Don’t let the water run!
Turn the light off!
Use a rag, not a paper towel!
As a daughter of parents who grew up during the Depression, my three sisters, brother and I were living green more for financial reasons than environmental ones. But the concept is the same.
Don’t waste stuff.
We dusted the furniture with hand-me-down clothing that softened into gauze from laundering. No specially treated throwaway cloths.
The kitchen floor was scrubbed by hand with a mop, rags and soap. The rags were washed and put back in the hall closet to use again. No preloaded plastic bottle and disposable pad.
Left-over meals were scraped onto the plate for the dog, until my parents could afford dog food to mix in. Skippy lived until he was 16 years old.
My father cut the lawn with a push mower. We pulled weeds with our hands instead of spritzing poison. There were no little flags on the front lawn warning people not to stroll across it for fear of glowing in the dark. The lawn was green because of whatever decided to grow there, not because of what was forced upon it. If it was green, it stayed. If not, it fizzled in the July sun while we slurped frozen grape Kool Aid ice cubes on the front porch.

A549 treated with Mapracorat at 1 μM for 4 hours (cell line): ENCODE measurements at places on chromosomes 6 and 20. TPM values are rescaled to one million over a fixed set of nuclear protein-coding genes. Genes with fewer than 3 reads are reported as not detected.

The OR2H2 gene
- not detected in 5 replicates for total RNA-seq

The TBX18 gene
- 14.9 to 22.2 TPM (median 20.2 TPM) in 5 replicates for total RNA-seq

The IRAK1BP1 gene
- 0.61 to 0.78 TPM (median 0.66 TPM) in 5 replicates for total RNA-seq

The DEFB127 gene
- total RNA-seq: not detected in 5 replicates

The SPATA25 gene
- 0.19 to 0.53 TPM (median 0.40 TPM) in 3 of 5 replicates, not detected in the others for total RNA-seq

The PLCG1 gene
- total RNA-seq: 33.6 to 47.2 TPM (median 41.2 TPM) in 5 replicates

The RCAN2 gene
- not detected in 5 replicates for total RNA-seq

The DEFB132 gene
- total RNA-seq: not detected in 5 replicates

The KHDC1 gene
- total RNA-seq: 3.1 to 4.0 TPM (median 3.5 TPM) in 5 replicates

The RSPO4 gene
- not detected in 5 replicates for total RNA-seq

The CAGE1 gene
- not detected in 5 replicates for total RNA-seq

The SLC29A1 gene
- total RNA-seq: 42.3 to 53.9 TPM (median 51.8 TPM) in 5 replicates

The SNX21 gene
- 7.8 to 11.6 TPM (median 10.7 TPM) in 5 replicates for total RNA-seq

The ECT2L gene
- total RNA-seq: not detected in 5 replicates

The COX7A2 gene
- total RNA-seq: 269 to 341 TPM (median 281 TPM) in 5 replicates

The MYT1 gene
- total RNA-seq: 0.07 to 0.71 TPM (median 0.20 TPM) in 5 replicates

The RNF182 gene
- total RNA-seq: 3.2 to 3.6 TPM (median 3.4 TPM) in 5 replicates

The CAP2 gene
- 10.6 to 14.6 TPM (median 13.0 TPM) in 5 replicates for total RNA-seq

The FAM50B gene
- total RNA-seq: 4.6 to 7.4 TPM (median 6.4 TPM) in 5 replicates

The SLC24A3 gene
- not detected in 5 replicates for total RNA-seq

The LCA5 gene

Now living green options have expanded. Now you can die green, which must have our ancestors guffawing and slapping their knees. (“Look, Mabel, they finally figured it out!”) Having eschewed the idea of embalming, coffins and concrete vaults, I have always claimed that when it is my time to go, just dig a hole in the woods and toss my body in, as is, and pile in the dirt. Then, plant a native fruiting tree that will support wildlife, as nothing would please me more than to have my body fertilize a life that will itself impart life to others. My body will come full circle, just like carbon and energy are supposed to do.
Guess what? You can actually do this now! There are a few places popping up. My choice is Greensprings Natural Cemetery in the Finger Lakes Region in New York.
“Greensprings offers a sustainable and beautiful alternative to conventional cemeteries. It is a place of meadows and woodlands, where you may choose native trees and shrubs for planting on your gravesite, helping to restore the land to it natural state and providing shelter and food for wildlife.” http://naturalburial.org/
Not only is it geographically closest to me, it is also my preferred choice of habitat: maples, pines, and oaks; grasslands, fields, meadows. No manicured monoculture lawn, no towering chunks of granite. Just me and the sky, just me and the sun, me and the wind, me and the birds and bats and deer and bears and ants and mice and…life.